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Connecting with Community: Best Buddies Indiana

Making friends isn't the easiest thing to do. Best Buddies Indiana is changing that in some area schools.

MOORESVILLE, Ind. (WTHR) - Making friends isn't the easiest thing to do. Best Buddies Indiana is changing that in some area schools.

The organization works to provide friendship, leadership and employment opportunities for individuals with intellectual and developmental disabilities like Down syndrome, autism and cerebral palsy.

Best Buddies Madison and Emily know the power of a strong friendship.

The two met at Mooresville High School.

"She actually asked me to be her buddy!" Madison Peterman said.

And they've been friends ever since.

"All of us, regardless if you have a disability or not, can really relate to the importance of having a good friend in your life," said Natalie Seibert, state director for Best Buddies Indiana.

Best Buddies helps facilitate friendships, but once they take off, there's no stopping them, Emily Novicki graduated last year, but the two are still close.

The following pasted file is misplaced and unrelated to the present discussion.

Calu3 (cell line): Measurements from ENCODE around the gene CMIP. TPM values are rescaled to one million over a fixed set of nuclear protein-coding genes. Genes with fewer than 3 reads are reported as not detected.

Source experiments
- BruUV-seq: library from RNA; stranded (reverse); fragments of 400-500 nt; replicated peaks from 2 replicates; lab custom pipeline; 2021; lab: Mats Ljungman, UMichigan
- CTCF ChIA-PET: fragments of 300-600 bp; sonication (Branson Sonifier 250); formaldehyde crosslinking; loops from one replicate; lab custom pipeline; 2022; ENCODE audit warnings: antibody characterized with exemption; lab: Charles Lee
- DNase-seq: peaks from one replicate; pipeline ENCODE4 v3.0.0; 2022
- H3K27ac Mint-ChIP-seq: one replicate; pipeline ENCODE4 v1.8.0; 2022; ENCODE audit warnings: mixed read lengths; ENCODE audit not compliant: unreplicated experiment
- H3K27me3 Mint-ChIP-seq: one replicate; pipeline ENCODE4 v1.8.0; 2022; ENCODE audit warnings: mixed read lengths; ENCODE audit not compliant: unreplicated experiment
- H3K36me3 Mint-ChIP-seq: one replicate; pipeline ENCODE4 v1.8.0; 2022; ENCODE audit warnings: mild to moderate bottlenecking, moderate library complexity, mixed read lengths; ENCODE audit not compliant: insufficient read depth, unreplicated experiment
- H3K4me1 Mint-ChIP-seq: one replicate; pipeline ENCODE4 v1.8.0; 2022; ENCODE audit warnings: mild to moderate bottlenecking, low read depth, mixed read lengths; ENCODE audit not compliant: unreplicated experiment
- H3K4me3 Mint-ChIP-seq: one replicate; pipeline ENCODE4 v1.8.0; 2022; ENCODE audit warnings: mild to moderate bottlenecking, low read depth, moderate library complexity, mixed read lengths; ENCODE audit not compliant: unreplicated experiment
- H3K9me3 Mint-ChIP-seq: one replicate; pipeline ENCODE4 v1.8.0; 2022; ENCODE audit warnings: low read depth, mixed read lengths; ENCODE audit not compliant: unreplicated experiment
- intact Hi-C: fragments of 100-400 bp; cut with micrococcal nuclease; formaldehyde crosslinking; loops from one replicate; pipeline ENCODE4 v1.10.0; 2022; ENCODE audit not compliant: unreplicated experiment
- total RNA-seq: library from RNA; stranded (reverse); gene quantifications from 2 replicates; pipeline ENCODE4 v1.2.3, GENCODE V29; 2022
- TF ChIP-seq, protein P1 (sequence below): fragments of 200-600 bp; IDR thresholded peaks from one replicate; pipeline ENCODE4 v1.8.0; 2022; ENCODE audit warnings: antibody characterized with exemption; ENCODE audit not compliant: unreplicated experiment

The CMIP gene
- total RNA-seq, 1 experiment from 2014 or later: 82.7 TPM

"I've been at her house, she's been at mine, we go to movies," Emily said.

Like anyone their age, they go to dinner, take lots of pictures, and last year it was a big prom celebration.

"Actually, I've been looked up to from her," Emily said.

"She actually is my number one inspiration," Madison added. "She goes through so much, and yet she has such a beautiful outlook on everything. She's seriously some sunshine."

Robin, Emily's mom, says the two girls bring out the best in each other.

"Madison, being as outgoing as she is, brought out a different part of Emily that we usually didn't see very often and we were grateful for that," she said.

Madison has decided that when she goes to college, she'll study to be a pediatrician.

Natalie says that's not uncommon among Buddies.

"We hear from a lot of our participants that don't have IDD [Intellectual and Developmental Disabilities] that because of best buddies and their experience, they decide that they want to pursue a career as a special education teacher, or they want to continue to work with people with IID and have those relationships."

Their friendship is genuine, something Best Buddies hopes will continue to grow for years to come, for all of their matches.

"Emily and I, we have a friendship, not just because she has a disability and I don't. It's way more than that. I don't see Emily as someone with Down syndrome, I see her as my best friend. I don't see her as anything more or less."

A true friend, someone who's with you through the good and the bad - and with these young women, lots of laughter, too.

Best Buddies has chapters throughout Indiana in elementary, middle and high schools. They even offer adult friendship programs. Click here to find the chapter nearest you.